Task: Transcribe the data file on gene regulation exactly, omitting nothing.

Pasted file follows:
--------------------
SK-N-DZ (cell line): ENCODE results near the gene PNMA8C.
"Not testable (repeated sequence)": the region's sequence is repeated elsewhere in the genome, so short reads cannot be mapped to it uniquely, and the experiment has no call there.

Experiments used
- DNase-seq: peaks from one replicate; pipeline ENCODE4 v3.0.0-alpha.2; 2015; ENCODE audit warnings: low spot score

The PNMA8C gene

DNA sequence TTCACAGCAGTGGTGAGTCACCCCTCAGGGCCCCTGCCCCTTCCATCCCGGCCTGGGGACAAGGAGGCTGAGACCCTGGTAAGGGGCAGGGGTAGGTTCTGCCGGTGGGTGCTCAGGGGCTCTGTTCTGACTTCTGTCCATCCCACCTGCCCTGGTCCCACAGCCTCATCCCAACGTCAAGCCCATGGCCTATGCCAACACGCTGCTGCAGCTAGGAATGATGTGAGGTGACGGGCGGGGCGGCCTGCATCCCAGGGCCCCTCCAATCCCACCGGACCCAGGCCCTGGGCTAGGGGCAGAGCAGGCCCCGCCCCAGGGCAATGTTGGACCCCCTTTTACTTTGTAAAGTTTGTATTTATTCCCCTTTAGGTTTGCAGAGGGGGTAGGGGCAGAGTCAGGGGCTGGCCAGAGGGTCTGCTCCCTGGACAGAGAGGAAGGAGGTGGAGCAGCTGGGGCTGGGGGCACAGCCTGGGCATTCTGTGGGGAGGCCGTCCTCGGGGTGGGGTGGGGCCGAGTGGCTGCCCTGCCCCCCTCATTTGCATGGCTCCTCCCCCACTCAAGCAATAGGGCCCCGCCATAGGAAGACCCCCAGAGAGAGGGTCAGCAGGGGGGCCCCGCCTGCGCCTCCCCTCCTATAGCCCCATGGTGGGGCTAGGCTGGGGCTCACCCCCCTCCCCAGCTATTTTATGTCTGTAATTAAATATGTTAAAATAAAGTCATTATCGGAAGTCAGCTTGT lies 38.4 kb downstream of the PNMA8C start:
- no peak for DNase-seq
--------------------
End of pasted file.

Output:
SK-N-DZ (cell line): ENCODE results near the gene PNMA8C.
"Not testable (repeated sequence)": the region's sequence is repeated elsewhere in the genome, so short reads cannot be mapped to it uniquely, and the experiment has no call there.

Experiments used
- DNase-seq: peaks from one replicate; pipeline ENCODE4 v3.0.0-alpha.2; 2015; ENCODE audit warnings: low spot score

The PNMA8C gene

DNA sequence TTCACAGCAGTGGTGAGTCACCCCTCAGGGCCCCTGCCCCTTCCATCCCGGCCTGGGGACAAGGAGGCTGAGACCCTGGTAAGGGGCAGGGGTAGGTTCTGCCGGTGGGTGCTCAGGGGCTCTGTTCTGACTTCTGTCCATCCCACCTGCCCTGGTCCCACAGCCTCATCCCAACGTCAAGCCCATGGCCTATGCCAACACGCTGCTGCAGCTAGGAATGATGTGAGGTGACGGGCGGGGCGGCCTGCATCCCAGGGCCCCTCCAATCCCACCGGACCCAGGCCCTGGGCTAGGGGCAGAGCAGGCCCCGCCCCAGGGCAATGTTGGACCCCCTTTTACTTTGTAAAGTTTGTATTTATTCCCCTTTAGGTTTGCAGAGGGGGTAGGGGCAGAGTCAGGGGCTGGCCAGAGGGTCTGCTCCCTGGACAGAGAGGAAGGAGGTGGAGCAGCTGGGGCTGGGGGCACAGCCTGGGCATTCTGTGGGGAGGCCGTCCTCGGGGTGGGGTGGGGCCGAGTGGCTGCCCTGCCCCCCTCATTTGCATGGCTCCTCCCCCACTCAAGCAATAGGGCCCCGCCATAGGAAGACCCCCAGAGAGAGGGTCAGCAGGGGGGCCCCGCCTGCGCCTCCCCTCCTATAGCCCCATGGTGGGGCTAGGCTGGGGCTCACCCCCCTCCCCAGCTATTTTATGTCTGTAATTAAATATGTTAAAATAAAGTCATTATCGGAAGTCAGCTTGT lies 38.4 kb downstream of the PNMA8C start:
- no peak for DNase-seq